Are dirtbags welcome in the Napa Valley? They are at this winery!

When conjuring up ideas for your next weekend warrior escapade, chances are that the Napa Valley isn’t one of the first places on your list. But with breathtaking hill country scenery, California sunshine, and a scattering of campgrounds, there seems to be opportunity for your average dirtbag in wine country.

But is the live-out-of-a-rental-car-and-comb-my-hair-with-a-tree-branch crowd really welcome here? Taylor and I were presented with the opportunity to explore, so we set off to find out.

Granted, I don’t know a thing about wine. I had never been to Napa Valley before and our trip was as last second as it gets. Not knowing what to expect, I packed my only button-down hiking shirt. That should be dressy enough.

We landed in Sacramento late Friday night and headed for the Bothe-Napa Valley State Park. By midnight, by the glow of headlamp, we were zipping our grimy, airplane funky selves into our tent and sleeping bags and drifting off to the sound of a nearby river. So far, so good.

The sunrise woke us up in the morning and we caught our first daylight glimpse of the Napa Valley. Our campsite was incredibly clean and incredibly cozy. We were off to a good start.

It seemed only right that we spend our first day pretending to be winos, when we were at our least grimy (I really need to wash that sleeping bag). So with open minds and empty stomachs, we scrolled Yelp until we found a place that seemed to agree with our style. Boonfly Cafe was sure to satiate our bloody mary, eggs benedict, and artisan donut needs.

Upon arriving at the Boonfly, I immediately felt underdressed in my hiking ensemble.  Taylor still had his long hair at the time, and our sleeping bag heads (much worse than bedhead) were promptly seated at the bar, away from the fancy-dressed Napa goers. That was cool with us! And the meal was perfect.

During brunch, Taylor and I discussed which wineries would need our tasting and immediately put Domaine Carneros at the top of the list. A mansion on the hill, literally, surrounded by even more hills of wine country. We didn’t know what we were doing. But here, the entrance was grand and the wine would surely be, the grapiest?

We parked and walked up the long stairway on a beautiful, bluebird day. Oddly, there were very few people sitting on the front porch, which was covered in unfilled tables and chairs. We visited the hostess desk and asked about the walk-up tastings, something mentioned popularly on Yelp. If we felt underdressed at the Boonfly, here, we might as well have been homeless. The hostess looked both of us over, from the mud splattered trail shoes (okay, so I didn’t pack heels) to the dreads that were beginning to roll together on my head thanks to the wind.

“I’m sorry, but we are booked solid for the day…”

“No, no,” I intended to clarify, “we just wanted to see a menu and do a walk-up tasting. No tours or anything.”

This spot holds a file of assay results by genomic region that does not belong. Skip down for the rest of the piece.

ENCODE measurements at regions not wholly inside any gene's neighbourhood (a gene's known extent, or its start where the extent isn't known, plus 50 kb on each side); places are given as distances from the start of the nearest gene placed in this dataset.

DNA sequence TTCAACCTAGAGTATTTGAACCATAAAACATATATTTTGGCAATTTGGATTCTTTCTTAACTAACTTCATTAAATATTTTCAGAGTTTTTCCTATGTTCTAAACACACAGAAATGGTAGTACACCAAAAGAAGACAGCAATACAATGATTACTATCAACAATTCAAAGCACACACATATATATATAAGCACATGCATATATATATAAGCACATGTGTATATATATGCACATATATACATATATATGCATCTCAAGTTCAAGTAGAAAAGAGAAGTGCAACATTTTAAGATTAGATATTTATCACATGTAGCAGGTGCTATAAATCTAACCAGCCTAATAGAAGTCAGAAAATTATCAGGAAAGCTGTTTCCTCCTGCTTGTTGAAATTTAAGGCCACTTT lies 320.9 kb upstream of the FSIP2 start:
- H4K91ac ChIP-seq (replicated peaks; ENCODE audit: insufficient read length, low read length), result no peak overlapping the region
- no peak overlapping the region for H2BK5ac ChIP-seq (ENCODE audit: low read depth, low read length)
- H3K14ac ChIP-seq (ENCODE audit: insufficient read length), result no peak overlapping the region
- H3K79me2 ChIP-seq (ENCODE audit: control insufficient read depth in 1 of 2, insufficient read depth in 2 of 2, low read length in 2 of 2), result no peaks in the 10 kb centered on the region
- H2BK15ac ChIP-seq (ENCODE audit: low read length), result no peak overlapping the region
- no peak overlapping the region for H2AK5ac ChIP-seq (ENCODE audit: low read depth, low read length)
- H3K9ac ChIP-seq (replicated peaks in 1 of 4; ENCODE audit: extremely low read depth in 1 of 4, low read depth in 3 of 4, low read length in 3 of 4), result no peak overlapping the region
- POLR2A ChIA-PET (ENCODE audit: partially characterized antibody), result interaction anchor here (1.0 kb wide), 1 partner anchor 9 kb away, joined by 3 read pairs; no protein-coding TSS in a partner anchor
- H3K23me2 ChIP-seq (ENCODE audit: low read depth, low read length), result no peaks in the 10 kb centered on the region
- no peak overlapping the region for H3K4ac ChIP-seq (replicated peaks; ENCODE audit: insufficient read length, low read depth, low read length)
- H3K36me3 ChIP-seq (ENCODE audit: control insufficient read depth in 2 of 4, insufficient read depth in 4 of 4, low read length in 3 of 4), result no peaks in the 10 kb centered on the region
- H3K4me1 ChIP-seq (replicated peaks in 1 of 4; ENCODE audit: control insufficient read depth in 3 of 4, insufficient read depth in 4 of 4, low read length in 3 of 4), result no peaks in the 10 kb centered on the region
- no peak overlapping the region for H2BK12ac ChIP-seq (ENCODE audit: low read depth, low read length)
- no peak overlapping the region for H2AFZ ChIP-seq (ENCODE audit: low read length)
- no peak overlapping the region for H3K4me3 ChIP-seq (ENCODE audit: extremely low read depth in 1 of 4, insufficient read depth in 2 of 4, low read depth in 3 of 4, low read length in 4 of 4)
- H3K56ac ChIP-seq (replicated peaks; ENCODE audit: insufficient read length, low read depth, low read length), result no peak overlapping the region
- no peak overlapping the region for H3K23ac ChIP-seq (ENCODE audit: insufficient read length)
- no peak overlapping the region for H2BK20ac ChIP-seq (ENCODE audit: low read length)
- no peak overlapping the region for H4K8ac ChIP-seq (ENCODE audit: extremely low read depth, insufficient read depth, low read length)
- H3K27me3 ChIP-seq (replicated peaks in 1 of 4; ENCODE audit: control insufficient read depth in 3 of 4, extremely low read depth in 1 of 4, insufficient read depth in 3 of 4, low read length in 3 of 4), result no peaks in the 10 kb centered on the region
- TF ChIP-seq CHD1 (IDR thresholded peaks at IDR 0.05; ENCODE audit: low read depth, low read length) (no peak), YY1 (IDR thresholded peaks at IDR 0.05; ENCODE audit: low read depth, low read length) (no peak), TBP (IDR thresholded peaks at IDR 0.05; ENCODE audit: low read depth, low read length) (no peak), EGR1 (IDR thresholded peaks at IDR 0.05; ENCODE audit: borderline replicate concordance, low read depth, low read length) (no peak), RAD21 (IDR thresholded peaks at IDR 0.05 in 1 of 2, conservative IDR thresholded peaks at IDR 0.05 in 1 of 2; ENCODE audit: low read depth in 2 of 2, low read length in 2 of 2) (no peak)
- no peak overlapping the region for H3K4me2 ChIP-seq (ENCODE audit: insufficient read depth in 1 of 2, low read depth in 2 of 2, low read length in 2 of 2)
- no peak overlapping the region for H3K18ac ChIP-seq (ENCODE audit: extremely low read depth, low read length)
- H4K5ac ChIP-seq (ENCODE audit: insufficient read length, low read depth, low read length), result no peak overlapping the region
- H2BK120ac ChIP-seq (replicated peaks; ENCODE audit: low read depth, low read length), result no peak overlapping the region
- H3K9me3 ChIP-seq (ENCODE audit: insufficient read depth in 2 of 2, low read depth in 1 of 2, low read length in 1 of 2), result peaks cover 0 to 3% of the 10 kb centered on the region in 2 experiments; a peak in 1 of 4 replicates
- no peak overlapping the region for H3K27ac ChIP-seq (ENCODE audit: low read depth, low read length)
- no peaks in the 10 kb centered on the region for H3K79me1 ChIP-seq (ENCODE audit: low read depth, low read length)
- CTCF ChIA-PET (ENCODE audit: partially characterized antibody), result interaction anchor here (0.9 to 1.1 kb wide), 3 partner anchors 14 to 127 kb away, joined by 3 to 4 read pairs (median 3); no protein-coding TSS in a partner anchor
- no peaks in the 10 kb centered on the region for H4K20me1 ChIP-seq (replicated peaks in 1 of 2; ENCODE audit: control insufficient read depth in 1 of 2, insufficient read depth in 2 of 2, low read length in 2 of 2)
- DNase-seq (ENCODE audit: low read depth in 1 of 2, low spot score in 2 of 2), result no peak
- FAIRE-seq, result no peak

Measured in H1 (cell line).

“No, I’m sorry. We are full today. I’m going to have to ask you to leave.” We took a sideways glance again at the nearly empty balcony of tables and chairs. Domaine Carneros…definitely not Dirtbag Friendly.

Pride wounded and feeling a bit like Julia Roberts in Pretty Woman trying to shop for new clothes, we left the premises of Domaine Carneros. We were sober and feeling a bit in over our heads. The rest of our midmorning was spent wandering around other midvalley wineries with moderate success, with only a few glances at our attire.

It wasn’t until we started getting hungry again that our trip took an epic, excellent turn.

“Oh my gosh…babe!” I exclaimed between sips of a buttery, white wine that I’ll never remember the name of, “Did you know that the Clif family had a winery?”

“Uhm, wow. Hmm, no I did not.” he responded, trying and failing to not sound too excited.

The Clif Family! The homegrown, “born on a bike” adventure seeking family who fueled nearly all of our weekend warrior escapades with their famous Clif Bars. Taylor’s response almost begged the question we’d been resisting to ask all day, “Do you think they’ll have beer..?”

And so, off we went, into what we soon would describe as the Dirtbag Mecca of Napa Valley. There she was, at 709 Main Street – Clif Family’s Velo Vino. It was everything I never expected from a Napa Valley winery and so much more. Bikes, food trucks, sample clif bars, friendly staff with awesome stories and quads of steel.


They spoke to us about wine in the only language we knew, beer. And while there was no beer on the premises (because I mean, c’mon) suddenly everything was a million times for fun. Suddenly, this wine tasted really freakin’ good! Suddenly, I really wished we had brought our bike shorts. We spent the rest of our evening here, eating bruschetta from the food truck, sipping wine that we understood and soaking in the sun on the garden patio.

When the sky began to darken, we thanked our Clif hosts and chased the sun west towards the coast. On the way, we stopped at the nearest grocery to wash the day’s experience down with beer.

Dirtbags, while sometimes observed with great perplexity, had a place in this fancy wino world.

We marked our Saturday as a success and with much relief, began planning our hiking routes for tomorrow. We found ourselves camp by the coast, pitched a tent and toasted the California sunset.


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